Healthcare markets don’t seem to work that way. For example, the US healthcare system has more market competition than any other, yet the US seriously lags other countries in the adoption of interoperable electronic health record platforms. In fact, as recently as 2007, less than one-fifth of US hospitals even had electronic data capture for inpatients, at a time when 12 other countries had a rate of over 90 percent. Other countries have moved toward more efficient use of healthcare technologies through a mix of public policies and private sector cooperation—not unlike efforts that went into agreeing on USB connectors or standards for docking with the international space station.
Markets also tend to drive technology toward the most profitable innovations, not necessarily the most cost-effective or the most useful ones. Hence the tendency to have more research and development on diseases of the rich rather than the poor and a greater willingness to pay for cures than prevention. Proprietary systems which gain rents from controlling information technology (and restrict the ability to scrutinize its effectiveness and safety) are also preferred by markets. By contrast, countries which use public health funding or rigorous private market regulation have a variety of additional tools for lowering drug prices and using cost-effectiveness criteria to influence which innovations are reimbursed by insurance systems or adopted by publicly-financed healthcare providers.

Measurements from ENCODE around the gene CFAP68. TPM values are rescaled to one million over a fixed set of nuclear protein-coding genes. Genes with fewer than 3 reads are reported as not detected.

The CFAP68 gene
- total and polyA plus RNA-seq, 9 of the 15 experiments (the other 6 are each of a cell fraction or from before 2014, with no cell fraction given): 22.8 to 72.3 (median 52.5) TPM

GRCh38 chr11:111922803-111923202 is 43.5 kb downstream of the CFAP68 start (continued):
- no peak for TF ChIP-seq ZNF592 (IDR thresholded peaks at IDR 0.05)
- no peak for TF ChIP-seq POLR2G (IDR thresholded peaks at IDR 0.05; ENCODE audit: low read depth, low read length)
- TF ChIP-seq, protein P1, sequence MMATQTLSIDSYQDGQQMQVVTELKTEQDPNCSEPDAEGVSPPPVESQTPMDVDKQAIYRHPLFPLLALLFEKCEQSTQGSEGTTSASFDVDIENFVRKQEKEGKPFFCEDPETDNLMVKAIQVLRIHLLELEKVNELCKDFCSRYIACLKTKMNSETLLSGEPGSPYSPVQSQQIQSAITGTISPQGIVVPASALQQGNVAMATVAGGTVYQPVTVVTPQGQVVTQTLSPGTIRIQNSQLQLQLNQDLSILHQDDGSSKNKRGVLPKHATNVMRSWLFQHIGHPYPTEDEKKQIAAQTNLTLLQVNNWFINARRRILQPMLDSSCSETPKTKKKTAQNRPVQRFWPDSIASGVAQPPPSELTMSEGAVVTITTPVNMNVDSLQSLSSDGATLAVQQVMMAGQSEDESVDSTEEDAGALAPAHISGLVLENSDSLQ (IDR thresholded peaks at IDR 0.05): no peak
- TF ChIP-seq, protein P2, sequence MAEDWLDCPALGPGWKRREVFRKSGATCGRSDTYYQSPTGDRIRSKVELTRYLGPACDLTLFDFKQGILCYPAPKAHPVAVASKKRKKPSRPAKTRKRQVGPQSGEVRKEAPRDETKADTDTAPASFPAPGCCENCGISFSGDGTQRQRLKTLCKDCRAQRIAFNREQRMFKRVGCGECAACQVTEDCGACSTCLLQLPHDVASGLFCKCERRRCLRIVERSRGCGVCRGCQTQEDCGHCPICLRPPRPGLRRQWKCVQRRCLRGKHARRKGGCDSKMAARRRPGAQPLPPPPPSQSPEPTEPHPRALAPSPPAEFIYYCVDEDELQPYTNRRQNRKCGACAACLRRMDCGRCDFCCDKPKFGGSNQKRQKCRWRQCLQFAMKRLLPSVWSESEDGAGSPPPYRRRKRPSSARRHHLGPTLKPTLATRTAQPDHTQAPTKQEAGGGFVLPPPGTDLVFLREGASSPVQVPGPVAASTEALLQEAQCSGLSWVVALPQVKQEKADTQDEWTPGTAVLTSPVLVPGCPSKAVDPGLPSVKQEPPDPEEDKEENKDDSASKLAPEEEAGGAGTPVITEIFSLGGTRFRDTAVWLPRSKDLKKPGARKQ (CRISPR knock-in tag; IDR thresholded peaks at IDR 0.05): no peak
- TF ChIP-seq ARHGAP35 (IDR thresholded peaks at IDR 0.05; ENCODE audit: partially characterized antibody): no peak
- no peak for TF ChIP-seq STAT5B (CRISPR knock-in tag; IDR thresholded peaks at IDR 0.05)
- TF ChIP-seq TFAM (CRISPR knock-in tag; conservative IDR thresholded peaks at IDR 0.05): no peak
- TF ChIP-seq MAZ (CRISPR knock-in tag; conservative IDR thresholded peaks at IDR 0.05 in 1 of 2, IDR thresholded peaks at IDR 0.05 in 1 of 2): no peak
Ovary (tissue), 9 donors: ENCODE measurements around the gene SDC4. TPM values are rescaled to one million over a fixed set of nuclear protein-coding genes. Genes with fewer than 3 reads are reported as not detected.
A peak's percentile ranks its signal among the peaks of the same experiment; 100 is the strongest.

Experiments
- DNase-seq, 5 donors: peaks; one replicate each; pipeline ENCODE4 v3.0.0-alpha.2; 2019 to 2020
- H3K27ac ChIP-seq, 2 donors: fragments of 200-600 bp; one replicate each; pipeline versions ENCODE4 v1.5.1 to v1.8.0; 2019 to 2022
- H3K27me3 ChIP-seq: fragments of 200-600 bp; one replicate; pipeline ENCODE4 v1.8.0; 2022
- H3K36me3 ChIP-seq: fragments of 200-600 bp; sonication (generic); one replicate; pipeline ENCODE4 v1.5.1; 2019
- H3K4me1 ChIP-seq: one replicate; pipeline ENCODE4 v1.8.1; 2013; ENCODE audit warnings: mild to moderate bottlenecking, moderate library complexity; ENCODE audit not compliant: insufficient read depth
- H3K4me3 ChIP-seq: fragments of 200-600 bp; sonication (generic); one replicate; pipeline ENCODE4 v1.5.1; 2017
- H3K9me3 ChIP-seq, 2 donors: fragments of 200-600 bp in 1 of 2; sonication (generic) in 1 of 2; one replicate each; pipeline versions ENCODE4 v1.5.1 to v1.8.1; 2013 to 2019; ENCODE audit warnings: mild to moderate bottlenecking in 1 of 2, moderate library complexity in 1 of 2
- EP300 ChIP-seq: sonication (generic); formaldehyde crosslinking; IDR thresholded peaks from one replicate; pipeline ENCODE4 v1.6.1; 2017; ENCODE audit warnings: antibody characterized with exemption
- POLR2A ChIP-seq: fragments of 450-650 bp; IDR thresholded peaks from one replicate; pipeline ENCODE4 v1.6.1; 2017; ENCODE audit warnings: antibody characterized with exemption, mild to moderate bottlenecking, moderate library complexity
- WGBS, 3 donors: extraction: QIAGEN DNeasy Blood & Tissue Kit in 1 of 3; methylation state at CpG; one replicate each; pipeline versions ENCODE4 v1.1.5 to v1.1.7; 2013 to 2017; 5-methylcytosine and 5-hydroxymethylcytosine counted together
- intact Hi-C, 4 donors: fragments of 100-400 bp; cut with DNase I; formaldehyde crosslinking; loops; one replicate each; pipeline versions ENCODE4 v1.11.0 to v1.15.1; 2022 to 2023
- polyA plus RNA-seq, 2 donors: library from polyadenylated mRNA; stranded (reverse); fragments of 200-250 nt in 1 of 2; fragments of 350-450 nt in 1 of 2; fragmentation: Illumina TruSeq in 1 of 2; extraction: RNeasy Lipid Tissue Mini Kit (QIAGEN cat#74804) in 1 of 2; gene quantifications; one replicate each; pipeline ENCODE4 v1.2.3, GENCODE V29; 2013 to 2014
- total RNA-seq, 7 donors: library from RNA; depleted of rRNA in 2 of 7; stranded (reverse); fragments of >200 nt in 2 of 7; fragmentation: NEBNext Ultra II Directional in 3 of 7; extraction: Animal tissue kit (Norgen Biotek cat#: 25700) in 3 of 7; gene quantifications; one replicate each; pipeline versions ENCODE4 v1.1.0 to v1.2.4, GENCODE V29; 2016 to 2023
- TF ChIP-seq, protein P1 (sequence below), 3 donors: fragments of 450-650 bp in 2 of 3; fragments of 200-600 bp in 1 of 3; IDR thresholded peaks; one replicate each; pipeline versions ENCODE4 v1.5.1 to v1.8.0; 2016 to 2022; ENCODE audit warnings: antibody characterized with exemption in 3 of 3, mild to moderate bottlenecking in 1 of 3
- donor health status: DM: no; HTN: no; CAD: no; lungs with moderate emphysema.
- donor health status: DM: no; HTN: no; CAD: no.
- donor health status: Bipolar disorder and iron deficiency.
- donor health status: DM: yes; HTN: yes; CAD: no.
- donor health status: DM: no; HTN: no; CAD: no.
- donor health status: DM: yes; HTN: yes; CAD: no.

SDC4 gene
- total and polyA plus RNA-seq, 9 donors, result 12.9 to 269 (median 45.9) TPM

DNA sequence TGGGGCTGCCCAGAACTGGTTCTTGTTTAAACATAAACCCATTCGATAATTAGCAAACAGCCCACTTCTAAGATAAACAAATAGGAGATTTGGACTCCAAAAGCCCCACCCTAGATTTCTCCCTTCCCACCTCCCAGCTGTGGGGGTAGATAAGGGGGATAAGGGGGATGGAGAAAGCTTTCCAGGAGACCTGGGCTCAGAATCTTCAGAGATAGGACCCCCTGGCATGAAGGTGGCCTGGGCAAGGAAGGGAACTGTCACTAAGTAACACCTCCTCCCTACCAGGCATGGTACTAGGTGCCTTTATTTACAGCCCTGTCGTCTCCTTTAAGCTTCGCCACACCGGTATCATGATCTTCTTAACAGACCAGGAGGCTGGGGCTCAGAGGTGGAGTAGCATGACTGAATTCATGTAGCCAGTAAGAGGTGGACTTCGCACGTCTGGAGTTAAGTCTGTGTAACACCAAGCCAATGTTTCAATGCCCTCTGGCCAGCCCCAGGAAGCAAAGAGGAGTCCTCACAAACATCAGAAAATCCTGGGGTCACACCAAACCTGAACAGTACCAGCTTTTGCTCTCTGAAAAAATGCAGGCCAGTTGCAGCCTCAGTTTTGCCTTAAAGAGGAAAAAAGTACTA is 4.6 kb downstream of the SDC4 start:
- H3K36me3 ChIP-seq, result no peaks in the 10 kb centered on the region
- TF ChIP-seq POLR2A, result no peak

Technology isn’t the only source of innovation
The same issue of Health Affairs that included the study on telehealth, also evaluated several other healthcare delivery innovations. A major health insurance plan effort to improve quality and lower the costs of primary care failed to generate the expected savings. By contrast, a state-wide initiative in Oregon to move Medicaid enrollees into coordinated care programs lowered spending primarily by reducing inpatient utilization. The issue also pointed out where the US is heading, with a projected 20 percent of GDP going to healthcare by 2025 based on projections under current laws. Plans being floated under the new US administration put their faith in market forces to bend this curve—something we’ve never seen happen in healthcare anywhere in the world. By contrast, countries with high infant mortality could make large gains by adopting better technologies—if that is understood to mean more than new drugs or devices and encompass changes in management, organization and financing.
Telehealth is a great innovation for many countries, especially for those with dispersed rural populations. It is bound to be an important part of the health system toolkit for giving more people access to specialized diagnostics and improving patient screening in ways that reduce unnecessary service utilization. However, like all medical technologies, telehealth is just a tool. How this tool affects healthcare spending, health outcomes, and who gets care ultimately depends on the people (and the health system) that use it.
Thanks to Mike Brown and Janeen Madan for comments and feedback.